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Managing Your Career
4 Steps to Leadership
Become a nurse who is confident and in charge.

The thought of being a leader when you first become an RN may be unimaginable. But leadership is learned, even if at first you don't feel all that confident.

Choose Your Leadership Style
You can learn a lot about the leader you want to become by watching how people work. In your unit, there are positive and negative leaders. Positive leaders are those who are patient advocates, who follow safe protocols, and who work as a team player. Then there are negative leaders. They complain about the manager every time they're in the break room—never confronting an issue head-on but instead stirring things up. Take a look at who is most effective, and whom you respect. You have a choice about which leader to follow, and whom you will become.

Identify What's Lacking
In developing leadership skills, the first question a new nurse needs to address is "What do I need to learn the most about?" Then figure out who can help you. You may need to learn how to demand respect from doctors; you may need to develop your ability to give direction to Patient Care Technicians (PCTs); or, you may need to hone your career and professional expertise. Look for others who are competent in those areas, identify them as some of your mentors and pose direct scenarios that they can help you work through.

Take on a Challenge
With the help of these mentors, new nurses can begin to identify and address their leadership growth areas. But a good mentor will not offer packaged advice and tell you what to do. It needs to be a partnership, in which a mentor challenges you and you respond. A mentor, for instance, might urge you to pursue learning opportunities within the hospital, join a task force, or participate in a group discussion on policies. Through participation in these activities, you will begin to develop your voice and competency.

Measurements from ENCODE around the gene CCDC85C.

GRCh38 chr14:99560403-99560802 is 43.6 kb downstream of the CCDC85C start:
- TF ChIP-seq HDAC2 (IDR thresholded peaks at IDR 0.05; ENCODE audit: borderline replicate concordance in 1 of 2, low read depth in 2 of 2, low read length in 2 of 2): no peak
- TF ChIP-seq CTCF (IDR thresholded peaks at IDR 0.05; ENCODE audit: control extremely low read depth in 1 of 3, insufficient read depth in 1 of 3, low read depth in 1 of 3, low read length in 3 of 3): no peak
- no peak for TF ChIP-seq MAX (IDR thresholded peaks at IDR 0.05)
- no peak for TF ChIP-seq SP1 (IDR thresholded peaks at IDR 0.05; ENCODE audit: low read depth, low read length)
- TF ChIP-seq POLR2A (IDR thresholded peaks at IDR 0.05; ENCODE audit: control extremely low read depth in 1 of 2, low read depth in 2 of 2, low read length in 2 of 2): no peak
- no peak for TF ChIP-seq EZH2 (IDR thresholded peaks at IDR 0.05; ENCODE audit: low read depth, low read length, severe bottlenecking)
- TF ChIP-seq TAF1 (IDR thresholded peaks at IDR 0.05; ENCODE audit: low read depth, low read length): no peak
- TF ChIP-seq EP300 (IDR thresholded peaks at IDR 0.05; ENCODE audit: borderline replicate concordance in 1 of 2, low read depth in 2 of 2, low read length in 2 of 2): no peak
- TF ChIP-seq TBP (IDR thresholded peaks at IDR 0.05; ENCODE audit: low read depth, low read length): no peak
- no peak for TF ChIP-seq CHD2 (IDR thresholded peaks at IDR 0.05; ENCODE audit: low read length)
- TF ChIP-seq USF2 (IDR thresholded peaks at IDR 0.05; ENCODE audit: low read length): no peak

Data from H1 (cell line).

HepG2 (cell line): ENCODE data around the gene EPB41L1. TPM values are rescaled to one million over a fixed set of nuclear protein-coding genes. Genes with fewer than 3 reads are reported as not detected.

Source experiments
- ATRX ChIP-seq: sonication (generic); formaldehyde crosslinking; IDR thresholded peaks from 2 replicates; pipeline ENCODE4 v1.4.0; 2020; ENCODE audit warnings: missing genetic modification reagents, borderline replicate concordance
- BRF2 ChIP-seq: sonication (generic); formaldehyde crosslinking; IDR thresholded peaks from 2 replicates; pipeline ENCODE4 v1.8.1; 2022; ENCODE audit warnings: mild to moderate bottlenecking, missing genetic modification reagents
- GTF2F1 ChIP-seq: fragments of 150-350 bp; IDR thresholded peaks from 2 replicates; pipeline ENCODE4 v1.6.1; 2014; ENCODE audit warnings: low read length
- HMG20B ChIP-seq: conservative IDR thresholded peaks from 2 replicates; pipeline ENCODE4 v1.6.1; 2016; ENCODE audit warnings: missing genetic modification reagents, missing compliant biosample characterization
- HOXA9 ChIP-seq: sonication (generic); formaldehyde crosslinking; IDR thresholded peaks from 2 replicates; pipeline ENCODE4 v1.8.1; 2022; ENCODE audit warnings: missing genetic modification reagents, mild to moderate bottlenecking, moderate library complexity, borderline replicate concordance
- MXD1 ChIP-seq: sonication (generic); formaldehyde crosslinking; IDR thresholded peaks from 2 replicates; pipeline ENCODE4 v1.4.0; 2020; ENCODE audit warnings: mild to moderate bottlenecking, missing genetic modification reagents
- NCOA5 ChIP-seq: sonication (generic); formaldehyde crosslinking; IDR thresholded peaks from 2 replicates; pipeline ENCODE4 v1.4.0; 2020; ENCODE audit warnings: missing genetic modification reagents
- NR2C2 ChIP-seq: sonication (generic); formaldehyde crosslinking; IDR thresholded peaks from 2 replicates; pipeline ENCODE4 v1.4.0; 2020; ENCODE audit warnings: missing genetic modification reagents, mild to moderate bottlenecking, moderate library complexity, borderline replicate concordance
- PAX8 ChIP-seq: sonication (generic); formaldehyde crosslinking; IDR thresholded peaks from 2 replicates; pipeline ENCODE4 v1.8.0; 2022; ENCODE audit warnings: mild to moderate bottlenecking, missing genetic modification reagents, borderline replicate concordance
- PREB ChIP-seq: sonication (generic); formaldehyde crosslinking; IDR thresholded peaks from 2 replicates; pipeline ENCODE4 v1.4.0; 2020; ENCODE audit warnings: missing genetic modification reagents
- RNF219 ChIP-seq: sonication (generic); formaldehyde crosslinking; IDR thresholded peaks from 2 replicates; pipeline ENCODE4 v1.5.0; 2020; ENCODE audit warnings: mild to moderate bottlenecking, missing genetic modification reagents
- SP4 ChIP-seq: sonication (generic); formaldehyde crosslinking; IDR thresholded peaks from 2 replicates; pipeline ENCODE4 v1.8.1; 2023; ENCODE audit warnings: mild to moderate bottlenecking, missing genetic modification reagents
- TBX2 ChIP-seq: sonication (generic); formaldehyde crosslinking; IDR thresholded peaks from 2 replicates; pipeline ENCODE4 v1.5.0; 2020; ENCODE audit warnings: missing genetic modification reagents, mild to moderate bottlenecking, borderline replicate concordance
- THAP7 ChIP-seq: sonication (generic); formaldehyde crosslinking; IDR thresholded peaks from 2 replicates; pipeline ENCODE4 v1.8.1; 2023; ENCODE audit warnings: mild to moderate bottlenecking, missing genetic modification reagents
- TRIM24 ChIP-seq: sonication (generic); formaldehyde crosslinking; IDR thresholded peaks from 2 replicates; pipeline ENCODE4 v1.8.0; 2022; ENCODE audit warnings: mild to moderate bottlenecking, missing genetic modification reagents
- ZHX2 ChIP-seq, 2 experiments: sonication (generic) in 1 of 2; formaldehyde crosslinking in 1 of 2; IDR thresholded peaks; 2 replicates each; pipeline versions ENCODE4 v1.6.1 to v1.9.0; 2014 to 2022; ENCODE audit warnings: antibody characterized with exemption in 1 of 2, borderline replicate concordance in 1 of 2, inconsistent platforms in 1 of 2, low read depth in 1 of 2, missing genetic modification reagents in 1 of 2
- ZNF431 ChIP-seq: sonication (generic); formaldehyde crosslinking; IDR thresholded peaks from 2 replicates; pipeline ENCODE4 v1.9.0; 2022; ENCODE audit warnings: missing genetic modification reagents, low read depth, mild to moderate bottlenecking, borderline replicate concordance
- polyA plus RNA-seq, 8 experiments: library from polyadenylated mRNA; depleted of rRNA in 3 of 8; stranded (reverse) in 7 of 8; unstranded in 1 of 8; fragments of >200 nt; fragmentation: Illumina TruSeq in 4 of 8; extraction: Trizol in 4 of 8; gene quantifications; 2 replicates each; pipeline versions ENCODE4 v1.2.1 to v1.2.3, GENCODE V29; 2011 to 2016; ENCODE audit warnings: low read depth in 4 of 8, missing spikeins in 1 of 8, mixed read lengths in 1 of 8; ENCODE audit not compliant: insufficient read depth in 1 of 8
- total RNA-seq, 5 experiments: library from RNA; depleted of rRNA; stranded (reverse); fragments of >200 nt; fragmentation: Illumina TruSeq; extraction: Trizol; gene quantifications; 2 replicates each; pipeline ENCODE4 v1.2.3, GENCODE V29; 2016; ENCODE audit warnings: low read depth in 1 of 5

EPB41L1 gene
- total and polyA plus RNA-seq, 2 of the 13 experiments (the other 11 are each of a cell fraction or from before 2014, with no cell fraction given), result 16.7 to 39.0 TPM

Assess Your Growth
To gauge if you are developing as a leader, don't be afraid to ask your manager or other seasoned nurses, "What am I doing well?" Your confidence will climb as others affirm your strengths. Embrace critiques with a similar openness. Even if painful to hear at first, use the criticism to help you identify areas where you can challenge yourself. And weekly you need to take time to reflect on what you are learning and what you've done right. By focusing on the positives, you gain the assurance of a seasoned nurse—and are on your way to becoming a true leader.

Rose Hollister is principal of Hollister Consulting (, teaches strategic change at Northwestern University in Evanston, IL, and is a RealityRN senior advisory board member.

Read more Managing Your Career articles

One Response to “4 Steps to Leadership”

  1. LizFeelsGood Says:

    I was a manager in another industry for many years before starting again at the bottom of the ladder as a student nurse.

    I found that over the years the most valuable lessons I actually learnt were from the bad managers as I watched them and resolved to never do the things which made me lose respect for them as managers.

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